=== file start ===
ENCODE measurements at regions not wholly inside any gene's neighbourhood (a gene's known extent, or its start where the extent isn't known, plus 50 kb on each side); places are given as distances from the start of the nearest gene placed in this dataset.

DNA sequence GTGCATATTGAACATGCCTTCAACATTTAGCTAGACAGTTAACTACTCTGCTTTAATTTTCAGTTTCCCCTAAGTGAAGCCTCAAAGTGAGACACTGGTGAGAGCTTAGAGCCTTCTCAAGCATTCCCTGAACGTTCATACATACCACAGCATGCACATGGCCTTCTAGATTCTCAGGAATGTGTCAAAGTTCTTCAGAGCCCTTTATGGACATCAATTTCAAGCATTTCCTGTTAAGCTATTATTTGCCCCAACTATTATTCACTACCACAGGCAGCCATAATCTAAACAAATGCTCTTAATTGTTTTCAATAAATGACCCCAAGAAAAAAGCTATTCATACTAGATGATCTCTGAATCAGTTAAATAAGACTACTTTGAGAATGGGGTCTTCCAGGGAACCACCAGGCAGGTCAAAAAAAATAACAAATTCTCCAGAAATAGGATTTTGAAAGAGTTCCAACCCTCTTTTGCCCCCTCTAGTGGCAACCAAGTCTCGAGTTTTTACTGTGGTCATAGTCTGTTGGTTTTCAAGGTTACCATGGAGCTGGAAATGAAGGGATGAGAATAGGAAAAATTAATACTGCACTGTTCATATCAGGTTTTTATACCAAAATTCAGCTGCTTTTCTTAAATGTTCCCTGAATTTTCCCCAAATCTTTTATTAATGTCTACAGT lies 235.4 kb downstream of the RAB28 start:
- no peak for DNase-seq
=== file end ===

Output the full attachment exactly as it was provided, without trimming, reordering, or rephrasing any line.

ENCODE measurements at regions not wholly inside any gene's neighbourhood (a gene's known extent, or its start where the extent isn't known, plus 50 kb on each side); places are given as distances from the start of the nearest gene placed in this dataset.

DNA sequence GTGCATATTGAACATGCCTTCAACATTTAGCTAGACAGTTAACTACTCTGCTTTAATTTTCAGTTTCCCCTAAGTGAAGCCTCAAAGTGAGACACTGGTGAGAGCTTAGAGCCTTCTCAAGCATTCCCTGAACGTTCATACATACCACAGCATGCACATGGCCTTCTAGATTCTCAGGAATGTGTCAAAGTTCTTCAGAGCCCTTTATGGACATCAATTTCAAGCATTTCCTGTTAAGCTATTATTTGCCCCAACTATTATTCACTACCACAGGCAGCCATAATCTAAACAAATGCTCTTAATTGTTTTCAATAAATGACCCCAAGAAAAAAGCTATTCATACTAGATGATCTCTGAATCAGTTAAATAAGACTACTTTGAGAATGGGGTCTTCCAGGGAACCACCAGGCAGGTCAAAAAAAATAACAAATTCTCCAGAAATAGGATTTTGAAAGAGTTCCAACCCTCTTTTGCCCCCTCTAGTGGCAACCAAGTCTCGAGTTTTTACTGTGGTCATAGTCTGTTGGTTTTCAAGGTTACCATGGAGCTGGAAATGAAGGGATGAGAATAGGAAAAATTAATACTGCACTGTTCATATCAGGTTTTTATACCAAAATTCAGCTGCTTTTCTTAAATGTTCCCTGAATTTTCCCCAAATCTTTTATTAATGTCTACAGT lies 235.4 kb downstream of the RAB28 start:
- no peak for DNase-seq